Sofosbuvir and velpatasvir for hepatitis C virus infection in people with recent injection drug use (SIMPLIFY): an open-label, single-arm, phase 4, multicentre trial
Grebely, Jason; Dalgard, Olav; Conway, Brian; Cunningham, Evan B.; Bruggmann, Philip; Hajarizadeh, Behzad; Amin, Janaki; Bruneau, Julie; Hellard, Margaret; Litwin, Alain H.; Marks, Phillippa; Quiene, Sophie; Siriragavan, Sharmila; Applegate, Tanya L.; Swan, Tracy; Byrne, Jude; Lacalamita, Melanie; Dunlop, Adrian; Matthews, Gail V.; Powis, Jeff; Shaw, David; Thurnheer, Maria Christine; Weltmann, Martin; Kronborg, Ian; Cooper, Curtis; Feld, Jordan J.; Fraser, Chris; Dillon, John F.; Read, Phillip; Gane, Edward; Dore, Gregory J.
Journal article, Peer reviewed
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Original versionGrebely, J., Dalgard, O., Conway, B., Cunningham, E. B., Bruggmann, P., Hajarizadeh, B., ... & Marks, P. (2018). Sofosbuvir and velpatasvir for hepatitis C virus infection in people with recent injection drug use (SIMPLIFY): an open-label, single-arm, phase 4, multicentre trial. The lancet Gastroenterology & hepatology, 3(3), 153-161. https://doi.org/10.1016/S2468-1253(17)30404-1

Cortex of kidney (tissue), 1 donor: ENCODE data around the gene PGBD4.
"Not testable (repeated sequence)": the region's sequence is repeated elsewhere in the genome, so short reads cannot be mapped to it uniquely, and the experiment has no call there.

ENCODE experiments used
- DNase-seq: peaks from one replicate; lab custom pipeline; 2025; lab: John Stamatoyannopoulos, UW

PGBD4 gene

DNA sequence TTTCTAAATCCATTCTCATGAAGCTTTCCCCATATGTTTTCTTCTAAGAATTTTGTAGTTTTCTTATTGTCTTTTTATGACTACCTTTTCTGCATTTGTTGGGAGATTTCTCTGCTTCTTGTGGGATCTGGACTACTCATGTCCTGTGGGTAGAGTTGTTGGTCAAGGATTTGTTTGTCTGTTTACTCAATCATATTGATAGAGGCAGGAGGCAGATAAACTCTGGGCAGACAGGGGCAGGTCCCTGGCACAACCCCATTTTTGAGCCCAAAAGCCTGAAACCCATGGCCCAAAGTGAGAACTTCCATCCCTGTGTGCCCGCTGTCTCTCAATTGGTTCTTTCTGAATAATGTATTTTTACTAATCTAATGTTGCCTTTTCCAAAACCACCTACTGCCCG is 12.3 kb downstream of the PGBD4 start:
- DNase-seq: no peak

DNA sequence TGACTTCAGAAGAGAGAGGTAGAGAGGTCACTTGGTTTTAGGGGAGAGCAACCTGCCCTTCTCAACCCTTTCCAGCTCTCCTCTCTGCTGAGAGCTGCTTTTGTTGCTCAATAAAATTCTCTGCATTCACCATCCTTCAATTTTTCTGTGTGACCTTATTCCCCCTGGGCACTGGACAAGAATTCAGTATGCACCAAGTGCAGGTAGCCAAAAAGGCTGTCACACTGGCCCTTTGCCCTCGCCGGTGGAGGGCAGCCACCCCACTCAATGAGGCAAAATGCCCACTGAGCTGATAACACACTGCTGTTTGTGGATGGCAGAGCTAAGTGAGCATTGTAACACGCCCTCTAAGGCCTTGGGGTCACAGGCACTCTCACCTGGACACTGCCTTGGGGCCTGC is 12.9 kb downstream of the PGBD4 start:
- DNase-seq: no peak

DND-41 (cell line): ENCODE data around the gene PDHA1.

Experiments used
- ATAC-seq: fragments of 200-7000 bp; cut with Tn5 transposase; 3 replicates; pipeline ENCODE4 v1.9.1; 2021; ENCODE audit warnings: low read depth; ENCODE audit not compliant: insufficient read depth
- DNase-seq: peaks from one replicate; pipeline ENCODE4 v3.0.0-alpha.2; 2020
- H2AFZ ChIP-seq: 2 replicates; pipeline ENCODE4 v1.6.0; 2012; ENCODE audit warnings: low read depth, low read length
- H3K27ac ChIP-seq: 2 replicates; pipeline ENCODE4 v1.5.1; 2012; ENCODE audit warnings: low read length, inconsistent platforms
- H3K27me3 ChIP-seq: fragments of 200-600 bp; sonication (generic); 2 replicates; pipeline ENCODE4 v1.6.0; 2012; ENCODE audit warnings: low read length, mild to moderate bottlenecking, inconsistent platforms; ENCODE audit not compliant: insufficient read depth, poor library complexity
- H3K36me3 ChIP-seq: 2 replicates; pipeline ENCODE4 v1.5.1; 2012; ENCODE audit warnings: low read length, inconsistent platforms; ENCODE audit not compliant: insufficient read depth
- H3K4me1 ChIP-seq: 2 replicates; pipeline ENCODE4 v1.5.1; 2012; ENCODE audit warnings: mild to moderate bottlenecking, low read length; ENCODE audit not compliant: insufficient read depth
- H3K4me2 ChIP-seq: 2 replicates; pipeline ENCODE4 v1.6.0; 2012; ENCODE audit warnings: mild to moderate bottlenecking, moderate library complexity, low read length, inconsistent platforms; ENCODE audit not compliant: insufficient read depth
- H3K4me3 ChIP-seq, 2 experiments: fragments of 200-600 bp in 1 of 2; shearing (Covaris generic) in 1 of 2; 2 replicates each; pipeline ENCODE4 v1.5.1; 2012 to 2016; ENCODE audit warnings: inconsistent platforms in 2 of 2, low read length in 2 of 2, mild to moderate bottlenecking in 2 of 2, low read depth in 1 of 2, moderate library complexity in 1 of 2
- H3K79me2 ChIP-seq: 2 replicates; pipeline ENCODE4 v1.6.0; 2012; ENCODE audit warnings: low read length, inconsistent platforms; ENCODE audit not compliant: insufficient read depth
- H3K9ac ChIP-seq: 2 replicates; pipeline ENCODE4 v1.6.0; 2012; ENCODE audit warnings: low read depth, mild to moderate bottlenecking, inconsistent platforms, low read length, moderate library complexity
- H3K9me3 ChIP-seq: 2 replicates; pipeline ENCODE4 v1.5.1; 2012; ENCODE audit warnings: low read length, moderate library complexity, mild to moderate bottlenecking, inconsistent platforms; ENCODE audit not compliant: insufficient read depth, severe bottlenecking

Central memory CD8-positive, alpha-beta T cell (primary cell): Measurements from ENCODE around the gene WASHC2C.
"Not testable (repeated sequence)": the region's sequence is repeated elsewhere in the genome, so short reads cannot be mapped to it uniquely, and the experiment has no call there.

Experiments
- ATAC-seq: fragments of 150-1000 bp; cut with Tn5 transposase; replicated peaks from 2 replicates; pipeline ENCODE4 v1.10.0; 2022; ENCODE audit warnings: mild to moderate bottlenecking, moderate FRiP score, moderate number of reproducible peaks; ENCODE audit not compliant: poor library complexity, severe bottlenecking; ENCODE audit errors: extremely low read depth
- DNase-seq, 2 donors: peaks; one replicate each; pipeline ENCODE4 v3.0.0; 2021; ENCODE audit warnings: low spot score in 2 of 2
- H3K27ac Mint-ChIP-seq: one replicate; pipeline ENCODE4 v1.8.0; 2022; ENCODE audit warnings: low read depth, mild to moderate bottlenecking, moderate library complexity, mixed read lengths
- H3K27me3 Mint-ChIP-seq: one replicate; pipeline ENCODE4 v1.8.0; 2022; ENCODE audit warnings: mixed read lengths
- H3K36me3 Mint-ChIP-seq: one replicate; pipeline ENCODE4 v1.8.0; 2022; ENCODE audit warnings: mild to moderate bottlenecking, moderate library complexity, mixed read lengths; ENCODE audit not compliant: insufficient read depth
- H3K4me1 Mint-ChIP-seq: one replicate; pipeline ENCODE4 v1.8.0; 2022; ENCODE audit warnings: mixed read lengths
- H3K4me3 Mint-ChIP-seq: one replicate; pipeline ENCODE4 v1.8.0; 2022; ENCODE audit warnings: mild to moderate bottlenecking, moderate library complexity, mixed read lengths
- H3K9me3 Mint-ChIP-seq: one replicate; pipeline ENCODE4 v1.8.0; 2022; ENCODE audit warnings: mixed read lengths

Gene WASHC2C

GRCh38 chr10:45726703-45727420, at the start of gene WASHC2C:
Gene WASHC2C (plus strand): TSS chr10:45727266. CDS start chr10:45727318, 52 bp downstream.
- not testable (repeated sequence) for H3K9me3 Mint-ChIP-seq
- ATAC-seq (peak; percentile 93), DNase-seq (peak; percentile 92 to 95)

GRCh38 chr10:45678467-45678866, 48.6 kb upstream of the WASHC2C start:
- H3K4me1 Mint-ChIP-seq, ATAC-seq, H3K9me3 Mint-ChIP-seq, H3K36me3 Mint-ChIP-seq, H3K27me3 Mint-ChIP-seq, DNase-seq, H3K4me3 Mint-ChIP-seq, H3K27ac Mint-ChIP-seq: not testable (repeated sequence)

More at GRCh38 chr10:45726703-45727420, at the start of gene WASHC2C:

Background Despite revised guidelines that no longer exclude people who inject drugs (PWID) from treatment for hepatitis C virus (HCV) infection, many clinicians are reluctant to treat recent PWID. This study aimed to evaluate the efficacy of sofosbuvir and velpatasvir therapy in people with chronic HCV infection and recent injection drug use. Methods In this open-label, single-arm phase 4 trial (SIMPLIFY), we recruited participants with recent injection drug use (past 6 months) and chronic HCV genotype 1–6 infection from seven countries (19 sites). Participants received oral sofosbuvir (400 mg) and velpatasvir (100 mg) once daily for 12 weeks. Therapy was given in 1-week electronic blister packs to record the time and date of each dose. The primary endpoint was the proportion of patients with sustained virological response 12 weeks after completion of treatment (SVR12; defined as HCV RNA <12 IU/mL), analysed in all patients who received at least one dose. This study is registered with ClinicalTrials.gov, number NCT02336139, and follow-up is ongoing to evaluate the secondary endpoint of HCV reinfection. Findings Between March 29, and Oct 31, 2016, we enrolled 103 participants; 29 (28%) of whom were female, nine (9%) had cirrhosis, 36 (35%) had HCV genotype 1, five (5%) had genotype 2, 60 (58%) had genotype 3, and two (2%) had genotype 4. 61 (59%) participants were receiving opioid substitution therapy during the study, 76 (74%) injected in the past month, and 27 (26%) injected at least daily in the past month. 100 (97%) of 103 participants completed treatment; two people were lost to follow-up and one person died from an overdose. There were no virological failures. 97 (94%, 95% CI 88–98) of 103 people achieved SVR12. Three participants with an end-of-treatment response did not have a SVR; two were lost to follow-up and one had reinfection. Drug use before and during treatment did not affect SVR12. Treatment-related adverse events were seen in 48 (47%) patients (one grade 3, no grade 4). Seven (7%) patients had at least one serious adverse event; only one such event (rhabdomyolysis, resolved) was possibly related to the therapy. One case of HCV reinfection was observed. Interpretation HCV treatment should be offered to PWID, irrespective of ongoing drug use. Recent injection drug use should not be used as a reason to withhold reimbursement of HCV therapy.